Vision Processing - How Bright is Too Bright?

A huge percentage of Robots this year (that go for the high goal) are using Vision Tracking in order to acquire the target. It’s great to see people diving into the world of Vision Tracking and with the release of the GRIP Computer Vision Engine, it’s good to see this is getting more accessible.

But about those bright, blinding Green LEDs. How bright is too bright?
I’ve seen teams use 1 ring all the way up to 4+ rings, providing a power that rivals that of the sun itself. Of course, a visual light is needed for (most, hint hint) vision systems to acquire the retroreflective target, and green is the most suitable hue for that, but how bright do you need it to be before it becomes a nuisance?

Some things to consider:

  1. Blinding the audience
  2. Sensor Bloom on Recording Cameras / Your own Vision Tracking System
  3. If the green light reflects off of the tower itself, it could distract other robots with a weaker light (it’s still a green hue, and with 4+ rings, you could light up a small forest).
  4. Distracting drivers on the opposite alliance / Field Staff (see: Blinding)

I suspect in some configurations, there may be violations of R9-A and R9-C.

How much light do you think is needed before it becomes “Too Bright”?

At Hatboro Horsham district. we were told to cover 1 ring of leds. I believe the field reset people were the ones who complained. We intend to turn ours on and off as needed to try and eliminate the complaints.

I fully understand the brighter the light the easier it is to track, but really some of these teams have WAY too bright lights and i’m amazed they are allowed to run a game with them. Those aren’t just MAJOR distractions to the opposing alliance but if it shines directly at them they are pretty blinding as well. As far as I was aware this is completely against the rules, even if done unintentionally so I have no idea how they are getting away with it.

This is one reason we went with IR leds. we still run them VERY bright but they are completely invisible to human eyeballs so no issues!

I actually have photo sensitivity which ought to make bright lights fun. How do refs flag disruptive lights does someone yell ow?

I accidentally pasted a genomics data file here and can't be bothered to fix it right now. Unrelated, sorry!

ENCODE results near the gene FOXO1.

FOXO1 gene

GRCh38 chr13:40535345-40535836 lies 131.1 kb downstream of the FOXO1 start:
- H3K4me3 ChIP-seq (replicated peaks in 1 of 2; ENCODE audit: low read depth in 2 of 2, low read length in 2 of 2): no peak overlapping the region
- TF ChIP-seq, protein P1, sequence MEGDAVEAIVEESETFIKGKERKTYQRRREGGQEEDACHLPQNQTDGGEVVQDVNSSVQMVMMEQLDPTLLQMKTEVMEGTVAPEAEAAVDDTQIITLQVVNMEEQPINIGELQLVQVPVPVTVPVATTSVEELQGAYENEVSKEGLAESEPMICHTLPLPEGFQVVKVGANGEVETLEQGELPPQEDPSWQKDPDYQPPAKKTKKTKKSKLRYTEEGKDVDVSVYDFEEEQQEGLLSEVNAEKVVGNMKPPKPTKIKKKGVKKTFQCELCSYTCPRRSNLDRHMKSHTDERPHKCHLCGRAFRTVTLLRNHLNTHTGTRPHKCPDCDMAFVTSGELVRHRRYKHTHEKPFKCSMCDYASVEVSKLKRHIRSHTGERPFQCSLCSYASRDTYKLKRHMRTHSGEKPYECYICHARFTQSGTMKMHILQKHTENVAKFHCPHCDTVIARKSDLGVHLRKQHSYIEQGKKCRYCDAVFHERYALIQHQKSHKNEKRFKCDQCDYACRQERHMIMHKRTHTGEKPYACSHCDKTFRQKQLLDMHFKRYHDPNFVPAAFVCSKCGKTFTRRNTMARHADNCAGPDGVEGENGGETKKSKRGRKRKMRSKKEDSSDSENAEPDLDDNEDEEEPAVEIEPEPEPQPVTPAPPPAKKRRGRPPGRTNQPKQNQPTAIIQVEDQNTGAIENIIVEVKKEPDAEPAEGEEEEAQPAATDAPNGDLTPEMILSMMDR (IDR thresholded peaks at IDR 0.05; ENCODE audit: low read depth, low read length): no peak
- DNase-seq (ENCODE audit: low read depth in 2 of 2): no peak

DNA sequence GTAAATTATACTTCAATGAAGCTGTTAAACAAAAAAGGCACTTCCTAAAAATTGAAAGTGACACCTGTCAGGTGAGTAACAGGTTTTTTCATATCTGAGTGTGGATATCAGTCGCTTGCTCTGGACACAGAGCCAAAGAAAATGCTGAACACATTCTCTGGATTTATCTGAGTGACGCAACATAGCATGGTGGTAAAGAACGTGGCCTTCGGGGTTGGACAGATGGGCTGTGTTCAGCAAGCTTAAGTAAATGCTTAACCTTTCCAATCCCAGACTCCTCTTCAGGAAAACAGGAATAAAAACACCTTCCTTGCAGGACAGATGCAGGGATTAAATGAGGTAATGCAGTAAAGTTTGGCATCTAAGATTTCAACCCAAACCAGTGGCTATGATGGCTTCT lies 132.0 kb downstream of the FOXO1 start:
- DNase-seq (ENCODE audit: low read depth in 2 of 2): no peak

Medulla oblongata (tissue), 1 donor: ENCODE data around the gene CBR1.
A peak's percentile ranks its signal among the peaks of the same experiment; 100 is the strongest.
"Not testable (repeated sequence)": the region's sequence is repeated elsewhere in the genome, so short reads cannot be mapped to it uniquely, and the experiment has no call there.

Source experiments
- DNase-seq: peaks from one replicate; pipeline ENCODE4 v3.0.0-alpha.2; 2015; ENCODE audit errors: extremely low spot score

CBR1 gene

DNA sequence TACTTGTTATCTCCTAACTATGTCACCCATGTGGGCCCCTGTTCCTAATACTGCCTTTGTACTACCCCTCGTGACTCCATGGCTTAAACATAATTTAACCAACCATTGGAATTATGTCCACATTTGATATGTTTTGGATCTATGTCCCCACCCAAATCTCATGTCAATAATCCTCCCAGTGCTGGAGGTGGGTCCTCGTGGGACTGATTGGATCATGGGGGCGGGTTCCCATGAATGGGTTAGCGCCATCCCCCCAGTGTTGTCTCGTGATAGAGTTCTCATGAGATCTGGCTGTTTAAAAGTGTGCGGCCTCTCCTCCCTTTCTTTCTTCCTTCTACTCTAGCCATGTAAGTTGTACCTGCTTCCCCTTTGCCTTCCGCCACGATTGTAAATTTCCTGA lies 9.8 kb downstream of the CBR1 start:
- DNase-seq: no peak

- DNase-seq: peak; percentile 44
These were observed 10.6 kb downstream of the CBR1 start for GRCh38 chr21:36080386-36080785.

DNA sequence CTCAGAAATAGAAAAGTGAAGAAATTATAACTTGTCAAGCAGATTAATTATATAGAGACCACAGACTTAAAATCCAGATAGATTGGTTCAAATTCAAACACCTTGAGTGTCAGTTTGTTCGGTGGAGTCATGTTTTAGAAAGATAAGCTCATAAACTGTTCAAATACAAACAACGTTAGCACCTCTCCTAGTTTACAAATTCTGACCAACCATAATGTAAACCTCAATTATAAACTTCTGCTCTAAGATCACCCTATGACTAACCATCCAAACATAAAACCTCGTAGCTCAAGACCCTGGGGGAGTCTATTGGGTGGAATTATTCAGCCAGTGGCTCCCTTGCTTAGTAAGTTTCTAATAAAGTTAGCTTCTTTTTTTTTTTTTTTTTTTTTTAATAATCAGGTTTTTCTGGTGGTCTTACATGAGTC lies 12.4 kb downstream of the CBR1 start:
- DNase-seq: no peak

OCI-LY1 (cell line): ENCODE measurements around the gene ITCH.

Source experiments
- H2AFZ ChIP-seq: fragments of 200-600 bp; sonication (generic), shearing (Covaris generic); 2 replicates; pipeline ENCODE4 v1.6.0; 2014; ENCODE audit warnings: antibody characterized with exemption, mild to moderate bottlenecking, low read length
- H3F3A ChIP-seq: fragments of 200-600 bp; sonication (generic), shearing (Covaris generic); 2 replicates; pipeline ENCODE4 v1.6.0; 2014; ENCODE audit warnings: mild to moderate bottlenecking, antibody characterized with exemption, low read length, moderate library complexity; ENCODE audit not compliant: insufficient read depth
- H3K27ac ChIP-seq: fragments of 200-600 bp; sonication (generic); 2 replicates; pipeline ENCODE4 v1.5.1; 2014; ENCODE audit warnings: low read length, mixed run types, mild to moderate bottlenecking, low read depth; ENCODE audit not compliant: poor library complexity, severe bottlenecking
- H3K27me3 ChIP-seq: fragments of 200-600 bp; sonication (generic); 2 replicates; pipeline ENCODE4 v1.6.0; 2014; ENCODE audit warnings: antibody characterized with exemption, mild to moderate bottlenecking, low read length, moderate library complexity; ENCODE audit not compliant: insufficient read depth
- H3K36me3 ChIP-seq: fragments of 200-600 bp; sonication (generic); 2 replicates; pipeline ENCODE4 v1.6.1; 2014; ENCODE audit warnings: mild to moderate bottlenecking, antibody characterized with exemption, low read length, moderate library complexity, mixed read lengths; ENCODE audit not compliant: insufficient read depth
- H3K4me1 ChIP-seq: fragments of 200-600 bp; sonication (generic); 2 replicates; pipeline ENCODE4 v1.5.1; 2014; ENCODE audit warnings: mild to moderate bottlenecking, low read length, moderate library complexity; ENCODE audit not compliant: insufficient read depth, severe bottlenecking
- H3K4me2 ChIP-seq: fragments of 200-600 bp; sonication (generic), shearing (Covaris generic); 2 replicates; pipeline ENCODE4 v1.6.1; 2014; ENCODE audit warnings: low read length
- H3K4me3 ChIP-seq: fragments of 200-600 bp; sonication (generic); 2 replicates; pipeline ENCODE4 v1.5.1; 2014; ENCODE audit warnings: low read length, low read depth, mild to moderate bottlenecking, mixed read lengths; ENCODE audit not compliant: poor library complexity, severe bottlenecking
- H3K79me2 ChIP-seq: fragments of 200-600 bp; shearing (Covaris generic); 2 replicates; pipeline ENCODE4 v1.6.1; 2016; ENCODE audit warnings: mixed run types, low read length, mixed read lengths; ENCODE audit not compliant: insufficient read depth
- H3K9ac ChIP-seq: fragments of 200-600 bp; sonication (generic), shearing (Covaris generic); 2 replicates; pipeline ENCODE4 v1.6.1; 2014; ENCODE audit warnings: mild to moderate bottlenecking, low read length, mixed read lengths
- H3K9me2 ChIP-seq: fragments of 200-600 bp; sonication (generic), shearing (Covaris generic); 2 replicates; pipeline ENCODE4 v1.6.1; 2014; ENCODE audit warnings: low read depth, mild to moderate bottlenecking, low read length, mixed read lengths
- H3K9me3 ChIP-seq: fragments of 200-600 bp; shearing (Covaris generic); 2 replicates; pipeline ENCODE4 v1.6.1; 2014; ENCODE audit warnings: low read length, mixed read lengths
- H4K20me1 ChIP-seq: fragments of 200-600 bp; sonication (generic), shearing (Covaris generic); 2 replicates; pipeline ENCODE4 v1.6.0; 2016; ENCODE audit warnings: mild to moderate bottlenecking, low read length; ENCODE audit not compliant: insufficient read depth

We’re using a Kinect as a camera, with the IR stream turned on. No visible lights, and the High Goal sticks out like a sore thumb.

Same for our team at Hatboro. We we had two LED rings, one brighter than the other and were told to cut down to one ring at the beginning of the competition. Later on we were allowed to go back up to two rings but ended up dialing it back down to one after a team talked to the referee about the brightness. I felt sorry for the referees and inspectors because it was hard to monitor and saw what is allowed without a black/white rule. Maybe a limit should be placed on dissipated power to the LEDs?

This is the main concern. Those lights can be extremely bright, especially when there is more than 1 ring.

From what i can recall alliance members cant call fouls so whats the deal when ir happens my plan was post match notifying a ref to keep eyes on a tam. Our team wants to run leds on our robot for non decorative purposes but im concerned it might mess with other teams. Does anybody have experience with that.

The way my team has our camera mounted, a ring led won’t fit around it so we cut strips of LEDs about 5 inches long, and stacked 3 of them over each other to put on each side. We haven’t tried it out with vision tracking yet but when you put the LEDs next to each other and look inbetween (like if the camera was there) it completely lights up the tape on the tower and makes it look completely green. We may have to dial it down a little bit.

Since our initial testing at Zebravision Labs showed that the tape on the goals is not in fact retro-reflective to a pumped x-ray laser source* (talk about false advertising), we decided to go with the approach of one of the smaller rings per camera. Still seems a bit bright at close range but it is workable for now for our planned shooting distances.

The trouble with trying to fine tune this so it is just bright but not too bright is a lack of access to to an actual field with realistic lighting conditions. You can (relatively) easily build a goal, but guessing how much interference you’ll have from other lights is tough. Better to be safe and a little overpowered than right on the edge and have it fail in a match if your guess is wrong. Hopefully the refs will be a bit lenient and understand that challenge. Plus think of all the money they’re saving on spray tans.

    • Don’t thank me, thank an unprecedented 60 year military buildup.